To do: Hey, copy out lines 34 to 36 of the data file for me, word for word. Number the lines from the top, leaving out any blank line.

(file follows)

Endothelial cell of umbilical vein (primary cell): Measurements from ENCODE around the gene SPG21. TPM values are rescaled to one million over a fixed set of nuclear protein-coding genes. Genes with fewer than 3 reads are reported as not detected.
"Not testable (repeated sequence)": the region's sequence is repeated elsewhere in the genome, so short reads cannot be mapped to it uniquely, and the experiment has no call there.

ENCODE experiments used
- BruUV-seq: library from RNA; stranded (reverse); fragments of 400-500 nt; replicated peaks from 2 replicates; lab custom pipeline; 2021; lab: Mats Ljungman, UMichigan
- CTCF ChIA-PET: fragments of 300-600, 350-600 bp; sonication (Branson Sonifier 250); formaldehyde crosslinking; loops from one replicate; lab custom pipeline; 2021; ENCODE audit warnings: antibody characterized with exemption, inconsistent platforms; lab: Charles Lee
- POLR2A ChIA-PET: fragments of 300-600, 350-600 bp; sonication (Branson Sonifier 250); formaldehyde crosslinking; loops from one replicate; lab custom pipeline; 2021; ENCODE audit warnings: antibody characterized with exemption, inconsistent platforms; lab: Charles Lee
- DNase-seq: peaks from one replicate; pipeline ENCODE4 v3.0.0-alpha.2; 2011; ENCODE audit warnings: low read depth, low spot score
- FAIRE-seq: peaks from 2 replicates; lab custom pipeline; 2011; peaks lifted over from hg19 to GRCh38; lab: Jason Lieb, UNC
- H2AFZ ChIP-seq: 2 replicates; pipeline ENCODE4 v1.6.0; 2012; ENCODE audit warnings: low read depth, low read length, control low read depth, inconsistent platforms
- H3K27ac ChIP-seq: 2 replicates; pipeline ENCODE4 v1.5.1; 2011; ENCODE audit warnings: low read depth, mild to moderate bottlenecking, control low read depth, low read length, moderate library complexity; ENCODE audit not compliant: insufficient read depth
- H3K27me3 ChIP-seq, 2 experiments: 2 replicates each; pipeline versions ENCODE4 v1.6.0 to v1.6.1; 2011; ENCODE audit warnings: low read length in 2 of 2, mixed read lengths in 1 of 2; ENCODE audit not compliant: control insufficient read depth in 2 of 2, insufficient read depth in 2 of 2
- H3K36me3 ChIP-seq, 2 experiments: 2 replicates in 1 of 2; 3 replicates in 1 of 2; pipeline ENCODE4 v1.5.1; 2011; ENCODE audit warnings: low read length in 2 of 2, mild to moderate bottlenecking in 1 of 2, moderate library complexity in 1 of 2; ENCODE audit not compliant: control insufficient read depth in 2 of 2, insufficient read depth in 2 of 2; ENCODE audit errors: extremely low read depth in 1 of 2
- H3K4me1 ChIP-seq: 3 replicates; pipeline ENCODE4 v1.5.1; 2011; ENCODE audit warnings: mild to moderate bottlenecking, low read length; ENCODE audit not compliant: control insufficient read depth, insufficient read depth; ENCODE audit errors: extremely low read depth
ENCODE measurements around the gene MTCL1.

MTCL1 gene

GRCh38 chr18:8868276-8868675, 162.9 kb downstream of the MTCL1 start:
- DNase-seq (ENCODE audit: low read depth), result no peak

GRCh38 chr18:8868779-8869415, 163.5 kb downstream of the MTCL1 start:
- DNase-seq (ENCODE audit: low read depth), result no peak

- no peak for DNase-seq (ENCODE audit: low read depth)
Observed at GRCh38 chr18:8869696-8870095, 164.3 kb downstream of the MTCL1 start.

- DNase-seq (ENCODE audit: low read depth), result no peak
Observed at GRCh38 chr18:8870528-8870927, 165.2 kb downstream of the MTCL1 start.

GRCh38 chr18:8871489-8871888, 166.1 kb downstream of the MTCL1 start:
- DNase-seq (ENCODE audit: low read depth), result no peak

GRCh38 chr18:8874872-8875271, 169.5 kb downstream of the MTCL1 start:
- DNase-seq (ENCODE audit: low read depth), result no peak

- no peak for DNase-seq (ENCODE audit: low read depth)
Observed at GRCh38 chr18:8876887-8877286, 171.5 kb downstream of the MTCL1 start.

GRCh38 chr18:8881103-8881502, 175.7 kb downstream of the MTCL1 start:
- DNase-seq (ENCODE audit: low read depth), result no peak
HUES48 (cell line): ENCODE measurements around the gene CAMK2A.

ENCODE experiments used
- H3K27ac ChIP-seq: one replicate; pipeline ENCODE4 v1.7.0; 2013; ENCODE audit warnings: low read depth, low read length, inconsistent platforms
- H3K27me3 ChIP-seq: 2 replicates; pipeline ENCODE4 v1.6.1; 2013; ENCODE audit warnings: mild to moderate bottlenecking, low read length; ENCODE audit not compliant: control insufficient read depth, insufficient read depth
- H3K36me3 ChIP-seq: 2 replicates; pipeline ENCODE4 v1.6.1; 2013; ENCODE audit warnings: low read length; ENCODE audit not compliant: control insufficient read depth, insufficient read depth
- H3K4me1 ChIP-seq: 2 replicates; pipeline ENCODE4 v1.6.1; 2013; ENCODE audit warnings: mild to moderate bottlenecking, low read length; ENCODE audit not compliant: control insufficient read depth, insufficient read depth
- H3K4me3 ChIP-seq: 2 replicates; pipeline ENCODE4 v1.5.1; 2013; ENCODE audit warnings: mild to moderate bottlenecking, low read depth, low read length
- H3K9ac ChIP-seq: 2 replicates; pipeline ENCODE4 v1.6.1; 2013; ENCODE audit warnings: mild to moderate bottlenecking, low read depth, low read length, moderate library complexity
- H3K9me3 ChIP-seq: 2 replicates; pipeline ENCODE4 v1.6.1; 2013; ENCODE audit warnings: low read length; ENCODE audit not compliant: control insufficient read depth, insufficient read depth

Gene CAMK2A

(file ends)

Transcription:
- H3K27ac ChIP-seq: one replicate; pipeline ENCODE4 v1.7.0; 2013; ENCODE audit warnings: low read depth, low read length, inconsistent platforms
- H3K27me3 ChIP-seq: 2 replicates; pipeline ENCODE4 v1.6.1; 2013; ENCODE audit warnings: mild to moderate bottlenecking, low read length; ENCODE audit not compliant: control insufficient read depth, insufficient read depth
- H3K36me3 ChIP-seq: 2 replicates; pipeline ENCODE4 v1.6.1; 2013; ENCODE audit warnings: low read length; ENCODE audit not compliant: control insufficient read depth, insufficient read depth